Linux Top 3: SteamOS, Chromebooks and Ubuntu Edge
2013 was another year of evolution and growth for Linux across multiple areas. At the high-end, Linux continues to dominate the list of the world's top supercomputers. At the other end of the spectrum, Linux continues to dominate the market for embedded and mobile devices as well.
In between those two extremes, there were at least three noteworthy trends observed by Linux Planet in 2013.
For as long as people have been running Linux on desktop PCs, users have have been asking for games to play on them.
In 2013, that really began to change thanks to the efforts of Valve and its Steam gaming client. Steam is now available for Linux and has a long list of popular games available. Going a step further though is the evolution of Steam from just a client to becoming a full fledged gaming system.
Valve decided in 2013 that Linux is the future of gaming and its SteamOS is Linux based as a result. SteamOS is Valve's Steam Machine operating system and will be part of a big official hardware rollout early in the new year at the Consumer Electronics Show in Las Vegas.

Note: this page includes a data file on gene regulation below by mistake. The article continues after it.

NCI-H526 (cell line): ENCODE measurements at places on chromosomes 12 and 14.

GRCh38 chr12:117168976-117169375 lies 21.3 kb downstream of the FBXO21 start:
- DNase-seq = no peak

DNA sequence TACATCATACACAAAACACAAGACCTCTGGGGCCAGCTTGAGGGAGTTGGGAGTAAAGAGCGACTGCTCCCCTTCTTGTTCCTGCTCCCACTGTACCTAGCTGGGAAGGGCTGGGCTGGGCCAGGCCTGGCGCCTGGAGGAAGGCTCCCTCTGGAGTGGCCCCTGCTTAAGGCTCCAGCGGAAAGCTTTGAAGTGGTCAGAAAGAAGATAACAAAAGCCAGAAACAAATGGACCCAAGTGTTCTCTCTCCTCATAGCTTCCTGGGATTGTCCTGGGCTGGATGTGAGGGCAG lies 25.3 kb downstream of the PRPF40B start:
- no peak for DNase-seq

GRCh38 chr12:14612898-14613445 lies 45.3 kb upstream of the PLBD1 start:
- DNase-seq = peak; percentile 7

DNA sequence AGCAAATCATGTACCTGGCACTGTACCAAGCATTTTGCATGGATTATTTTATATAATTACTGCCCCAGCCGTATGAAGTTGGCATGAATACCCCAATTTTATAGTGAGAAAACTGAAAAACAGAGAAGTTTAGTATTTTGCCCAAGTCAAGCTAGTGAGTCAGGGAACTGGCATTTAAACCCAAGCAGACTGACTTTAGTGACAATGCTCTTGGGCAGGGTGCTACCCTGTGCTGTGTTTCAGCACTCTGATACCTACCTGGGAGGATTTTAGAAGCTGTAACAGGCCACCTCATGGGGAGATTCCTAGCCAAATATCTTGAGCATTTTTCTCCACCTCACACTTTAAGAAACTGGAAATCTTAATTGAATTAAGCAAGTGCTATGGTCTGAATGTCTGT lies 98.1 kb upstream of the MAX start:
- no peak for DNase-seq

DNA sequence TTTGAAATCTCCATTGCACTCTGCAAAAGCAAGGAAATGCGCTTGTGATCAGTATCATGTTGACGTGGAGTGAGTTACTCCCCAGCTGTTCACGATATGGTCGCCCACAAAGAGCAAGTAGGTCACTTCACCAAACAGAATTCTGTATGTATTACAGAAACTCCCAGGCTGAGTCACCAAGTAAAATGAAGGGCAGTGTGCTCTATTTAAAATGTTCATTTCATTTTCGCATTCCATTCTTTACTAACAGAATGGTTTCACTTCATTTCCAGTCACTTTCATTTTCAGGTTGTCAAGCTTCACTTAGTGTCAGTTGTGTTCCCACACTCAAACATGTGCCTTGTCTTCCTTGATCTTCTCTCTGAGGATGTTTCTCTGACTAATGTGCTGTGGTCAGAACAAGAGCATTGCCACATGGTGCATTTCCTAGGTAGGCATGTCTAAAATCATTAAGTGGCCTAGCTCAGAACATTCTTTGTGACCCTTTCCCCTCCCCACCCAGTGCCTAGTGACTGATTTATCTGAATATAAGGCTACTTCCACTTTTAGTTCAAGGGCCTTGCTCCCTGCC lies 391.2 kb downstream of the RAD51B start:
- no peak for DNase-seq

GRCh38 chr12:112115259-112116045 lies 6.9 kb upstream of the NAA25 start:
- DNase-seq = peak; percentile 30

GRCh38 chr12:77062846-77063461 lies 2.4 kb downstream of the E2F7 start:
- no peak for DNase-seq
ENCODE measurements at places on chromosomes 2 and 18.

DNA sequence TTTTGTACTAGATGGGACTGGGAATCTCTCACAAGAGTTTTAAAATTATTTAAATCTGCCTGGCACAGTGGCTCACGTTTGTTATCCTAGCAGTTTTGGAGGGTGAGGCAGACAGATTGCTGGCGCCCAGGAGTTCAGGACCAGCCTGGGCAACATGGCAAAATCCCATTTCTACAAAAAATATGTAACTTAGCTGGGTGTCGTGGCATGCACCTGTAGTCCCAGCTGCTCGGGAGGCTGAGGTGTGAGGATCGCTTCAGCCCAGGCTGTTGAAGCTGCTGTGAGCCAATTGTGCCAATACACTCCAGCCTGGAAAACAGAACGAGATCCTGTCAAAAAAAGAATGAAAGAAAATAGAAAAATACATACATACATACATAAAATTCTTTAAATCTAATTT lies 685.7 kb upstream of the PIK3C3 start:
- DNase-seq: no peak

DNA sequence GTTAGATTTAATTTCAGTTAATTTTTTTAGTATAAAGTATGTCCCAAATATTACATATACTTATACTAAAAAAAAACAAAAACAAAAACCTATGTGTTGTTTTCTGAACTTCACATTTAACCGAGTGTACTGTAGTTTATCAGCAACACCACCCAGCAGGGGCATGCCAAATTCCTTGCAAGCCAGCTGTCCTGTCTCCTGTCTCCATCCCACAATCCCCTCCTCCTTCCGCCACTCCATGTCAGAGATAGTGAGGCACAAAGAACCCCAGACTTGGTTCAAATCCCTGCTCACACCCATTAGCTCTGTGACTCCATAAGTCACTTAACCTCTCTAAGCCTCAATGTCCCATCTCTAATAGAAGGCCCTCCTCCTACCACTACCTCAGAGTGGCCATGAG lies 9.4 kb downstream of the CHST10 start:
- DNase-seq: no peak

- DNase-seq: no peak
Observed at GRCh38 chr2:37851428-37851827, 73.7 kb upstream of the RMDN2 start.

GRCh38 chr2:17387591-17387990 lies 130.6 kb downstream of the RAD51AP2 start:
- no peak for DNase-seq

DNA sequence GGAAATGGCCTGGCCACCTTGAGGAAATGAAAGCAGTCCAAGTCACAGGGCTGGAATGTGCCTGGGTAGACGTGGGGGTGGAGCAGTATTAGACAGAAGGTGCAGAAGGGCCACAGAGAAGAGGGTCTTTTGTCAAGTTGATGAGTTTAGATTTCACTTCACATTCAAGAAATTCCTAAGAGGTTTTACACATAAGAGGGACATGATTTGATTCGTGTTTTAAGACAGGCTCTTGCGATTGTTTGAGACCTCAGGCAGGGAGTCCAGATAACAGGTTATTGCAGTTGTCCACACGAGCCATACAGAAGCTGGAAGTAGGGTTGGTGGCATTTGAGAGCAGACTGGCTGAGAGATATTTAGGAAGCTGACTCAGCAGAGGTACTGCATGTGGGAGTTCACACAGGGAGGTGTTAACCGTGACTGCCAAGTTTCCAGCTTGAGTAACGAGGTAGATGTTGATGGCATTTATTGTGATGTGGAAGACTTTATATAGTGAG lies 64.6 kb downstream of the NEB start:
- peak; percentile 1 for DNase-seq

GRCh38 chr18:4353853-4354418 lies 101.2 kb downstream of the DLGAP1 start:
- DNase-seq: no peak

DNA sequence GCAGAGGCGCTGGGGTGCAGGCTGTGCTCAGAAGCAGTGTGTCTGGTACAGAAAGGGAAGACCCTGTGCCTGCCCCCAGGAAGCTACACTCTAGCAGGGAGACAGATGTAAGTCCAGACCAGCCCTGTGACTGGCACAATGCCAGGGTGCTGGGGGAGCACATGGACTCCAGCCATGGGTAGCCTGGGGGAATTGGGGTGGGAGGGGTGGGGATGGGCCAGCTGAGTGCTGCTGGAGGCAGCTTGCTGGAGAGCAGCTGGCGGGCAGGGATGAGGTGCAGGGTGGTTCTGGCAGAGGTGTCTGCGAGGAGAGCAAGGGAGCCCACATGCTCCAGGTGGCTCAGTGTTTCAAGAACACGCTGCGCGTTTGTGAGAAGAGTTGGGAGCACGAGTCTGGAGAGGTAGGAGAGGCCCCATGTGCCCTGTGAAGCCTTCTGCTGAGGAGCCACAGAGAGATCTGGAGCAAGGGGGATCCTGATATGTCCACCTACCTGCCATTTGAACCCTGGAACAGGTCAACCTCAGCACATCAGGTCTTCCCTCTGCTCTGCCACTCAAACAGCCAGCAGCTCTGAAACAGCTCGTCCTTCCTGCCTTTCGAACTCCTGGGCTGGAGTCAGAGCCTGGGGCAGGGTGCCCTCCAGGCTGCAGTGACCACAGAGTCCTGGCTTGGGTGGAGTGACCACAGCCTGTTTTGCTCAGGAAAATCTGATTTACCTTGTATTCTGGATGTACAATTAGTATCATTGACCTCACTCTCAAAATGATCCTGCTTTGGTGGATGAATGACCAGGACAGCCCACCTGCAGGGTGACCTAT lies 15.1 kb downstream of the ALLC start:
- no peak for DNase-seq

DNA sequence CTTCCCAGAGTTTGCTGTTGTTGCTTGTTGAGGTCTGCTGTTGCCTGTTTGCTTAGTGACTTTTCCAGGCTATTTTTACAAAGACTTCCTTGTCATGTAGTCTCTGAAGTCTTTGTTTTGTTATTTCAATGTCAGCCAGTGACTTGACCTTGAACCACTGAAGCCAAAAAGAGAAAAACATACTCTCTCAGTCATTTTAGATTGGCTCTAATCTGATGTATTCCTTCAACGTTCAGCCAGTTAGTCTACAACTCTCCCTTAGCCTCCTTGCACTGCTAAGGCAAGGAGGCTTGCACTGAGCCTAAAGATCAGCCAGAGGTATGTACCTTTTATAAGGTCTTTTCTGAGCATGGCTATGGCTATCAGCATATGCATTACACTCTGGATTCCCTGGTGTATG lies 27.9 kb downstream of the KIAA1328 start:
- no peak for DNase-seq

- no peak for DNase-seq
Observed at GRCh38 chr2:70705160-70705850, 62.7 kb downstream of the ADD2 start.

SteamOS represents a new type of operating system in the Linux marketplace, one that is specifically for gaming. Though it's a new target market, SteamOS stands on the shoulders of Debian at its core and enhancements that optimize graphics and gameplay are likely to improve Linux as a whole over time.
Linux hardware on consumer desktops grew dramatically in 2013 thanks to tremendous interest in Google's Chromebook platforms.
At the core, Google's Chromebooks run a thin Linux system that enables users to run the Chrome browser as a gateway to online services in the cloud.
According to new datafrom NPD Group, Google Chromebooks represented 21 percent of all notebook sales in 2013. That's a dramatic rise from what NPD calls a 'negligible' share in 2012.
3) Ubuntu Edge
Though it did not end as Mark Shuttleworth would have like, Ubuntu's effort to crowdfund a new Linux superphone was among the most audacious Linux efforts of 2013.
Shuttleworth set the goal of raising $32 million in 30 days. The final tally came in at $12.8 million, which was still a record breaking amount for a crowdfunding effort.
Sean Michael Kerner is a senior editor at LinuxPlanet and InternetNews.com. Follow him on Twitter @TechJournalist
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